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Automated Sack

Jan 19, 2024Jan 19, 2024

Scott Dahlgren, president, Carolina Material Technologies | Sep 29, 2022

In North America, chemicals, plastics, food stuffs, and many other bulk material solids are delivered in four distinct forms: railcar, trucks, FIBCs (bulk bags, totes, boxes), and 50-lb sacks. Small producers generally start with 50-lb sacks. As business grows, upgrades are made to accept FIBCs, then truckloads, and finally railcars being the preferred choice of product supply. These changes are made as the price/lb generally decreases with the larger volume purchases and labor costs decrease as well.

Today's fully automated bag-emptying systems offer a viable alternative not only to manual bag dumps and semi-automatic slitting machines, but also to truck and railcar supply. But why would anyone want to "go back to sacks" when trucks can deliver product at a lower cost?

First, the fully automated system offers a true backup solution to today's supply chain issues. Having a system that can accept pallets of sacks and maintain production levels is vital to many producers.

Second, fully automated, robot-centered, sack-emptying systems allow for greater competition within the supply chain, offering a real raw material savings in price/lb (worldwide market supply), while requiring only one part-time operator.

When dealing with sacks most producers utilize manual, filtered, bag dump stations. A small percentage have moved to a semi-automatic option. In the last decade, robotic, fully automatic systems have become available. Solution choices include:

1. Manual cut and dump bag dump stations. This is the most prevalent design currently used in the North American marketplace.

2.Semi-automatic. Manually loading an automated cutting system

3.Fully automated systems. Full pallet loading of the machine with automated lifting, cutting, and emptying

Operators are required to manually handle these sacks. Bags are removed from a pallet--generally by manual lifting--and then placed on a filtered or unfiltered station. The bags are then manually cut with a knife, turned, lifted, and shaken--if the operator is inclined--and the empty bag is generally placed in a trash bin outside the station. Optionally an integral bag compactor can be provided.



Cost of Product Loss – Yield

Repurposing or eliminating an operator (or two or three) offers additional savings, while, by implementing a robot, sick days, tiredness and job dissatisfaction become a past problem.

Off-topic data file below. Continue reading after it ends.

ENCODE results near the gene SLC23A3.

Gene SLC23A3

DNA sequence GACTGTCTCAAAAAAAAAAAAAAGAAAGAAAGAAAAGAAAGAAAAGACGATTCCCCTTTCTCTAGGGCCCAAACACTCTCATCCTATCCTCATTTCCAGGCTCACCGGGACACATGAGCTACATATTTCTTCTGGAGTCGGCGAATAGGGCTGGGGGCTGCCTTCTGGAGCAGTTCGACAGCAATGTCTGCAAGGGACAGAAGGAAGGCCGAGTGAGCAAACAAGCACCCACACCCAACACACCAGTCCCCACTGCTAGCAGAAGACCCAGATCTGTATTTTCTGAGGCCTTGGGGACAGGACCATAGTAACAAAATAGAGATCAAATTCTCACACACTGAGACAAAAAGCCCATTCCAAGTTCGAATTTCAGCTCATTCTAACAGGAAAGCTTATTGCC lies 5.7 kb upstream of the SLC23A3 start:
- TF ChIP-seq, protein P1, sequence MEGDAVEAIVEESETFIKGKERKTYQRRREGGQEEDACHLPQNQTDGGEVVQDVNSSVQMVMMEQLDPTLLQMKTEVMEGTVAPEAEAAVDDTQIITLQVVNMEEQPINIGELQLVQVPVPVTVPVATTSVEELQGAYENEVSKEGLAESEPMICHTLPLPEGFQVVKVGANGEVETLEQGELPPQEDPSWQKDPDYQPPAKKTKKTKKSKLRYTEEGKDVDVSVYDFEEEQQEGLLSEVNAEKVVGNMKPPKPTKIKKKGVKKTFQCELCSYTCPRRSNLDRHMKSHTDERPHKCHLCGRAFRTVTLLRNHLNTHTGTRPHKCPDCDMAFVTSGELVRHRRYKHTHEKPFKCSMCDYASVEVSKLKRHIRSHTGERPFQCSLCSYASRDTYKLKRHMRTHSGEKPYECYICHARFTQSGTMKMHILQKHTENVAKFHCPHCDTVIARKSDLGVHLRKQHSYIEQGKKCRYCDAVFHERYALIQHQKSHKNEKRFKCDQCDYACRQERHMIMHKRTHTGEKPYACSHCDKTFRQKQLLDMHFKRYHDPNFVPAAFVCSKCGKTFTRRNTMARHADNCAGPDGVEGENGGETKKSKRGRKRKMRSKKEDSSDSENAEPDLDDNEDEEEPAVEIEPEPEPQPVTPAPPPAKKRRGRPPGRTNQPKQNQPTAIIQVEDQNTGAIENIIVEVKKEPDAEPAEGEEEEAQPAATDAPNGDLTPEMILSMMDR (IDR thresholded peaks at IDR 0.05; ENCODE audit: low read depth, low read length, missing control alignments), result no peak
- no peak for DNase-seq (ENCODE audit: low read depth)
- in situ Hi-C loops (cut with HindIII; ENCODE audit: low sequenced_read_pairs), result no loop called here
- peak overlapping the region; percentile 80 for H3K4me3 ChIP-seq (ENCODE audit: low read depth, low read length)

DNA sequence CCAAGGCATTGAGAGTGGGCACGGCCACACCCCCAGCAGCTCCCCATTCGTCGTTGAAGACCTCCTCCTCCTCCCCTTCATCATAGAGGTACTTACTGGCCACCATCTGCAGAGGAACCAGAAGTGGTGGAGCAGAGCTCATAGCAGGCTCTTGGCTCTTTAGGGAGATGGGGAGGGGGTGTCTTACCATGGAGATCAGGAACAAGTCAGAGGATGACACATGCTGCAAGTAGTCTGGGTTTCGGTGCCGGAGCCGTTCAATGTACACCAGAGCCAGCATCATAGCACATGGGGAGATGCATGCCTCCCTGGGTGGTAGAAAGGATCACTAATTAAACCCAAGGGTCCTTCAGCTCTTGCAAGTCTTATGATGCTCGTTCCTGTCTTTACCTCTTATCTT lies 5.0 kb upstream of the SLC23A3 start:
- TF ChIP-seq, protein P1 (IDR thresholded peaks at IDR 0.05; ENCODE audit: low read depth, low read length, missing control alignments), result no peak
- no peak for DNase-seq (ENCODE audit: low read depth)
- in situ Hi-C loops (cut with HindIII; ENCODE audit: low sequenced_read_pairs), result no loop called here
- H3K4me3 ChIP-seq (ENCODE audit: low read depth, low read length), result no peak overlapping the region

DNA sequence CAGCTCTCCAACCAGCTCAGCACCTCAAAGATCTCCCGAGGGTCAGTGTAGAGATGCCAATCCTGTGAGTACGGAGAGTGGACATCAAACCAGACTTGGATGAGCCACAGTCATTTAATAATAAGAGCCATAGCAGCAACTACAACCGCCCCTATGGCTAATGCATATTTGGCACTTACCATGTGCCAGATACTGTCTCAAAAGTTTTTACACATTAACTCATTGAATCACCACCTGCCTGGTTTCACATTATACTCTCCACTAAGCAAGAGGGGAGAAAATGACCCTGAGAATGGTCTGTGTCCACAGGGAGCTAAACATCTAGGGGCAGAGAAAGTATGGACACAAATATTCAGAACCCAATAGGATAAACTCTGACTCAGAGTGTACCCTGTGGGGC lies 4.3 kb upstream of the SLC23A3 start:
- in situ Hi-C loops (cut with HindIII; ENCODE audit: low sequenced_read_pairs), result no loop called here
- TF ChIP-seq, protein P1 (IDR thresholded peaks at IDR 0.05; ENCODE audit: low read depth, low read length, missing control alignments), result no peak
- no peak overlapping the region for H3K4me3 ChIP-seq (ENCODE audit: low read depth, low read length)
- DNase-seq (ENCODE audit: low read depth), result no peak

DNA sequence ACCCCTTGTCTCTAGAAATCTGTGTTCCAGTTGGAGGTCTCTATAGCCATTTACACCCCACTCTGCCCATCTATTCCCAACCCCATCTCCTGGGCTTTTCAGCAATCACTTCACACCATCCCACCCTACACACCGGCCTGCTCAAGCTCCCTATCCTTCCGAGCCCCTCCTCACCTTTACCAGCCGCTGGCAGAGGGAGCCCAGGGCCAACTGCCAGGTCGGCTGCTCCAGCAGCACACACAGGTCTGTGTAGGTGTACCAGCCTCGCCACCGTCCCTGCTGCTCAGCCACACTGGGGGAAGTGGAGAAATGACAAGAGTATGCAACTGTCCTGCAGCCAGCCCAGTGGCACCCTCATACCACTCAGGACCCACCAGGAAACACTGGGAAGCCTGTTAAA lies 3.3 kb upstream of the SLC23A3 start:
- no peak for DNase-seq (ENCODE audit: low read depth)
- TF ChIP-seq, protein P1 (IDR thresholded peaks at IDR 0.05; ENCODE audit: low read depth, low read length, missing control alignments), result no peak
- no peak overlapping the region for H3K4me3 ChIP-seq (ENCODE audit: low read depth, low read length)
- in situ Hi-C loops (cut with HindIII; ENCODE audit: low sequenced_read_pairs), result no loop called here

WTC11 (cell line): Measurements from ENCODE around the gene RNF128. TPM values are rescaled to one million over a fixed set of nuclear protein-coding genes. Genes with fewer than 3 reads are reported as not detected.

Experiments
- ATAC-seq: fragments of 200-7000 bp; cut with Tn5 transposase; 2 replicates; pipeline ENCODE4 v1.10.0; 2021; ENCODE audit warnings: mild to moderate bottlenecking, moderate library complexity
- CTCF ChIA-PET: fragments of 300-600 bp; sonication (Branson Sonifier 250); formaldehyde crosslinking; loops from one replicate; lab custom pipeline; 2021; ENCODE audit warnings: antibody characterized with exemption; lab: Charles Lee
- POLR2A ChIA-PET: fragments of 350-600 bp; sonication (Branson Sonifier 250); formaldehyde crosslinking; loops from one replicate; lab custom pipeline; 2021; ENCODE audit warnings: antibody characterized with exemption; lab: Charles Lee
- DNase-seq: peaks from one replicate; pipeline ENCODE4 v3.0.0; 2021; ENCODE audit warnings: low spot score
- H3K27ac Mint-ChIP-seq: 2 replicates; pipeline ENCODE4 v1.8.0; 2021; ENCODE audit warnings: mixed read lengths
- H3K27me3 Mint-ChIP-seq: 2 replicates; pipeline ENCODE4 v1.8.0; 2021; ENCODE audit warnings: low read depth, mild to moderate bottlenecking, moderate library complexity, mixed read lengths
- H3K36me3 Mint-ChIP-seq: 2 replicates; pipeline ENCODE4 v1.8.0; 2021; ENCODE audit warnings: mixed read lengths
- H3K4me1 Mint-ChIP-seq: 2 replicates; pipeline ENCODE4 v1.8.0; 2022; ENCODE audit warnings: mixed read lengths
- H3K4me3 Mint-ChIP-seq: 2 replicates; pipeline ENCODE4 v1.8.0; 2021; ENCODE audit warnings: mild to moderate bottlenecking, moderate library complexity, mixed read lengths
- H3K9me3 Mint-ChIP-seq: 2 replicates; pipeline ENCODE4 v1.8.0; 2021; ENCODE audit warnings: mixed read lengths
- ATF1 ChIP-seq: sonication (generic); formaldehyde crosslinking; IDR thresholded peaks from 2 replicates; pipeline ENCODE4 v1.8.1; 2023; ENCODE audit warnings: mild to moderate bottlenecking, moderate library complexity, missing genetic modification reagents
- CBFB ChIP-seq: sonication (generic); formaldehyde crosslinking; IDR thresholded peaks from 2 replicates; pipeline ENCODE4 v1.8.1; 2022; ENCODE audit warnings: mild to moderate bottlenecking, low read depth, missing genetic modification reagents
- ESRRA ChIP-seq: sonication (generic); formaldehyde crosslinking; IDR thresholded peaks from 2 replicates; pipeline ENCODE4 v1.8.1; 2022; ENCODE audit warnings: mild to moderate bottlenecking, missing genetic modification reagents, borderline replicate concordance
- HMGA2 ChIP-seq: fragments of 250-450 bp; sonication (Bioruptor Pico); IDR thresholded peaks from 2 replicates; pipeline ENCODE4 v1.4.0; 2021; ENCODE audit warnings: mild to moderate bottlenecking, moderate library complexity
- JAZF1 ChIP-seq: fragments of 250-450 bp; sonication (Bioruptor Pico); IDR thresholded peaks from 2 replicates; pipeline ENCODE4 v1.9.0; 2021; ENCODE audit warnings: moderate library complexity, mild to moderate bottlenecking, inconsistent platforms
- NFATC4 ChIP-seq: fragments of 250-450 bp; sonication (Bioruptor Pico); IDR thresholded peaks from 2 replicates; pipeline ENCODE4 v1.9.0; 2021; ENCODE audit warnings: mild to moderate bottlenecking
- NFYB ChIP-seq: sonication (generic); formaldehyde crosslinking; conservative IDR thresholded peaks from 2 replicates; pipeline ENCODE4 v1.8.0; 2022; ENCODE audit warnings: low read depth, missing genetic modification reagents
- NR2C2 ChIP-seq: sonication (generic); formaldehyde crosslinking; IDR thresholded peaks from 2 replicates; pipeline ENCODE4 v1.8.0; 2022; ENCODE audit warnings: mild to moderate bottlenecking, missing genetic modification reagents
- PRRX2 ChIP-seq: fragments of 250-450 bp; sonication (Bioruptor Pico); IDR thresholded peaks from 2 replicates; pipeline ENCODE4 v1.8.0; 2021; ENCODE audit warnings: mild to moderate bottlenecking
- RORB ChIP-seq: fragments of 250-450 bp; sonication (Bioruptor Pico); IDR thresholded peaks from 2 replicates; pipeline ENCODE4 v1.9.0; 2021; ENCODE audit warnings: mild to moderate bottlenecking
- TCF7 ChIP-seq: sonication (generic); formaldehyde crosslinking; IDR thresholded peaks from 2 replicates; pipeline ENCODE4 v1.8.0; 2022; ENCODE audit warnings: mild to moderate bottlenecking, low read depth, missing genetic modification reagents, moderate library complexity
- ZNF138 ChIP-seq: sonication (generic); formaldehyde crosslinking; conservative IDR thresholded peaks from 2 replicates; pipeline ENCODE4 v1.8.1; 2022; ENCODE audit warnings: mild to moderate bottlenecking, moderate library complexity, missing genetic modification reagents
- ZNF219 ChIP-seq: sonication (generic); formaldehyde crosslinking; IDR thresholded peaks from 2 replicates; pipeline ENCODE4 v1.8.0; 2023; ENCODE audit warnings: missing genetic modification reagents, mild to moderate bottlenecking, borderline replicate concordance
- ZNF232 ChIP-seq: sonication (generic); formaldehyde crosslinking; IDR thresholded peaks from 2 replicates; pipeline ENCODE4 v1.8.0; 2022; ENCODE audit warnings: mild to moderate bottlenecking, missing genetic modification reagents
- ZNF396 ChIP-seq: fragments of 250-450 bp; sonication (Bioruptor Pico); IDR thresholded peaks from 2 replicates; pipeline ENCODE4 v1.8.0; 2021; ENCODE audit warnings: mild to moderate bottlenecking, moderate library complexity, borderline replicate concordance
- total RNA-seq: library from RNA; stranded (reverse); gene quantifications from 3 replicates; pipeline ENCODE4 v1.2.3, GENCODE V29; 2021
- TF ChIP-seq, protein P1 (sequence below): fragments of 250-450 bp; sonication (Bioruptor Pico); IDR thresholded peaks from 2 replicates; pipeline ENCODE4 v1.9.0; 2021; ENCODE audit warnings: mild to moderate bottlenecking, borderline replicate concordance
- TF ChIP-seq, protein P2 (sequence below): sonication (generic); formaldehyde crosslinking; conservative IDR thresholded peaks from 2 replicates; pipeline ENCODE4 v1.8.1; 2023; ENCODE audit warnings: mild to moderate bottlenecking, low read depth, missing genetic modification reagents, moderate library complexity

This system is generally implemented to deal with higher usage capacity. These units require operators to manually remove the bags from the pallet, placing each bag on a belt conveyor or similar, which takes the bag into the automated cutting and discharge system. The cutting system protects the worker from the cutting blade(s), minimizing contamination, and helps control dust during discharging. Various cutting and bag-emptying systems are utilized to empty each bag, but generally a rotating drum is utilized to screen the product from the bag. Cutting systems range from one to three blades, with the three-blade unit offering higher product yields. Yield ranges from 97-99.5%, depending upon the system.



Cost of Product Loss – Yield

Two automated technologies exist. The first dumps an entire pallet of bags into a rotating, cutting drum. Resembling a giant blender, this machine destroys the sack to release the contents, inevitably mixing pieces of sack into the raw material. Whatever problem is solved by speed is replaced by a new problem: having to filter out the desired material from the shredded waste.

Using the "tumbling" method, the mixture is spun with force against a cylinder with holes like a sieve. Some of the holes become plugged by sack fragments or material, while tiny sack bits escape through other holes contaminating the sifted product. Waste of the purchased product averages about 2%, making this fully automatic process a costly one. Increasing the processing speed increases that loss - as much as a 3-4%. Additionally, maintenance is moderately high, due to the aforementioned.